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  24. Beautiful pictures. Masks are required here in Memphis and our apartment is in this old building with restaurants on the first floor and I've seen the security guards turn away people who weren't wearing masks multiple times. We get tested for COVID at least once a week but that's just because we are on hospital grounds most days. Hope you're having a good week.

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    1. Katherine - Glad to hear people are bring safe in Memphis. I think of you and your family often... hope things continue to go smoothly.

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  25. I had not heard of The Daughters of Erietown, but I would like to read it.

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  26. I love your header photograph! It was interesting to learn about your experiences with COVID. Here in Southern New Mexico, I see most people with masks and social distancing, but, since March, I'm in quarantine about 90% of the time. I make an occasional trip to the fabric shop and once enjoyed a trip to the nearby cooler mountain community.

    I added Daughters of Erietown to my want to read list - thank you for your reviews!

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    1. Miaismine - Thanks for your comment! I have family in New Mexico (Santa Fe and Las Cruces) so am glad to hear people are being good about masks and distancing. We saw them just before Christmas last year but, unfortunately, all plans are on hold this year. I hope you enjoy The Daughters of Erietown as much as I did... definitely a favorite this year!

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  27. Hi JoAnn! Glad to hear that your family is doing well. I still have relatives in FL and it's not a good scene there, due to the Gov. opening everything up too early, though I'm sure that's only in pockets here and there.

    Our son finally moved to NY after waiting for the state to go from one of the hotspots to one of the less affected. Where he lives now just north of the city everyone wears a mask. The numbers are low. I love your picture up top, beautiful!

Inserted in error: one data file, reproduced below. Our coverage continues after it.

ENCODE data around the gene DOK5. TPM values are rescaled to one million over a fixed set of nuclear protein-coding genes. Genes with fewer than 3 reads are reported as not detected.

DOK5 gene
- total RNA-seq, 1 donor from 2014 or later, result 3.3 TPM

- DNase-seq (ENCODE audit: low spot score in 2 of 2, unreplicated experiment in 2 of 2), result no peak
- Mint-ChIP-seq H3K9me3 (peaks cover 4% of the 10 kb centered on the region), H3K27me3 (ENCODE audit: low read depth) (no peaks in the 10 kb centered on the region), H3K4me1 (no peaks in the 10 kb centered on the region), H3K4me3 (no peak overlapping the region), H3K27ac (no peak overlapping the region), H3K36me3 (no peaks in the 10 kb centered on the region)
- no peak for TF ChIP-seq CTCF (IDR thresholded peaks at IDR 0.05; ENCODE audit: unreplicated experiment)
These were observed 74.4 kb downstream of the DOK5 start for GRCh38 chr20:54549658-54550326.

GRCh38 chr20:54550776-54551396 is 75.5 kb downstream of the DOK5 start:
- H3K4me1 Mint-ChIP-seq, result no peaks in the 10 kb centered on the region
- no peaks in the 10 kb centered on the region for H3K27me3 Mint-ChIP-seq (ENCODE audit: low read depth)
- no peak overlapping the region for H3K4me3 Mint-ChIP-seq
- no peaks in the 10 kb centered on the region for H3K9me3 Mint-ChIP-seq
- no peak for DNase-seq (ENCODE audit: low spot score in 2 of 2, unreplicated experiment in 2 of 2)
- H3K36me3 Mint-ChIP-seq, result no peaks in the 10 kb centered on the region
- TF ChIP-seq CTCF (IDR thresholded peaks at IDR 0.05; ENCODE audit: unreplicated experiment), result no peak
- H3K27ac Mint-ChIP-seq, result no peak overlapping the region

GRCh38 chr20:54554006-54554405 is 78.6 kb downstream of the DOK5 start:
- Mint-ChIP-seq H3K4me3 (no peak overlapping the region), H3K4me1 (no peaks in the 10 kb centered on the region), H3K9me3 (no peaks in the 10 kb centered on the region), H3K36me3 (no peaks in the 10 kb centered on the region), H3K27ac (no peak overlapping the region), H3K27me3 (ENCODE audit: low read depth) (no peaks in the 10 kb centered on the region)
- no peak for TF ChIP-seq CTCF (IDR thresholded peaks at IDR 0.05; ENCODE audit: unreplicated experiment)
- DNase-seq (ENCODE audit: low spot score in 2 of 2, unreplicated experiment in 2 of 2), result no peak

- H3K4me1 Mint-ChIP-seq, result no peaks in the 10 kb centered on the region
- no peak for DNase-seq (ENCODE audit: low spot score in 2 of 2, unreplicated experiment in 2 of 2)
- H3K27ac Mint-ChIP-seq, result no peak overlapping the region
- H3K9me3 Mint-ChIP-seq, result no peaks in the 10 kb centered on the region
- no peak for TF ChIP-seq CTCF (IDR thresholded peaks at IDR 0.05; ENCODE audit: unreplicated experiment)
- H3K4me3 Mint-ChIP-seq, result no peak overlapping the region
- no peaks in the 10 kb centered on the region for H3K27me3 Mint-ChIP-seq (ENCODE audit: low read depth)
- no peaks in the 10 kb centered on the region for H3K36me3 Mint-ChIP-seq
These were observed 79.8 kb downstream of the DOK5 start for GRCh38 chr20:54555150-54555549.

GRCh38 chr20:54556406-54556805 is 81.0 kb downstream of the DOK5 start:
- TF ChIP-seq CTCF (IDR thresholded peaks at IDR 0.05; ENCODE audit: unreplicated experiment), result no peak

By the way I read and loved Erietown myself. Not sure why I picked it up but I got hooked on it. I'm interested in knowing more about the Bauermeister book, as I've read 2 or 3 of her earlier works.

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    1. Rita - Florida was still pretty bad when we left in late July... sure hope things are getting better now. Glad your son is finally settled in the NYC area. Our two daughters there came to FL as soon as the pandemic started and stayed with us until mid-June. One is still working remotely, but the other has been furloughed and is now looking for a new job.

      I'm glad to know you loved Erietown, too! Once I got started, I raced right through it... so, so good. Yesterday I finished The Guest List by Lucy Foley and really enjoyed it. I'm going to make my way through her backlist.

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  28. Oh, JoAnn, however did I miss this post? You are so right about the mostly universal mask-wearing in the Northeast. I think it's making a huge difference. I was so worried in July, when I saw tourists with plates from NC, SC, Texas, Georgia, Minnesota, etc., but weeks and weeks later we have not, I'm glad to say, had an uptick in cases. We're having next to zero, in fact. Interesting, indeed! If only the dimwits in the rest of the country would get over themselves, Covid numbers might be a whole lot lower.
    I have a copy of Beach Read in the house--I must get to it. It sounds as though I'd get a kick out of it.
    Enjoy your stay in the North! And best wishes when you return to Florida.

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    1. Judith - I was worried people would look warily upon us when we arrived with FL plates on the car, but that hasn't happened. Happy to hear there hasn't been an uptick from tourists. In central NY, the rate was down to 0.4% positivity rate. My sister is nervous about going back to school (she teaches 2nd grade) but I suppose if it can't be done safely in NY, it's not going to happen anywhere. We are enjoying our time her on the CT coast. Will stay for a few more weeks, then visit family again in NY before going back to FL. I'll bet you're enjoying some wonderfully crisp mornings now. I miss fall!

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  29. Again...every time you mention Connecticut...my heart grows fonder. Soon the Fall colors will be magnificent and pumpkins galore decorating homes and porches! I too am Trump-exhausted ("...is it over yet?") I found M. Trump's book average. 70% was about her father and her family...30% really about Donald. I must give Mary credit, the last chapter was a great analysis of Trump. At the moment I'm reading a GREAT Trump book by NY Times journalist M. Schmidt: Donald J. Trum v. The United States. Writing is excellent…it describes the first months of DJ’s administration and how the Muller Investigation started. The book reads like a political thriller ….as did “All The President’s Men” (Woodward/Bernstien) did in the 1970s. I’d recommend Schmidt’s book just to get a real feel for the erratic DJ and those inside the White House who were trying to stop him from ‘blowing up the country” (…not literally, but you get the message!) Another reading tip: WHITE TOO LONG by R.J. Jones (see blog or my review)....eye-opener about white Christianity and it being connected at the hip with white supremacy!!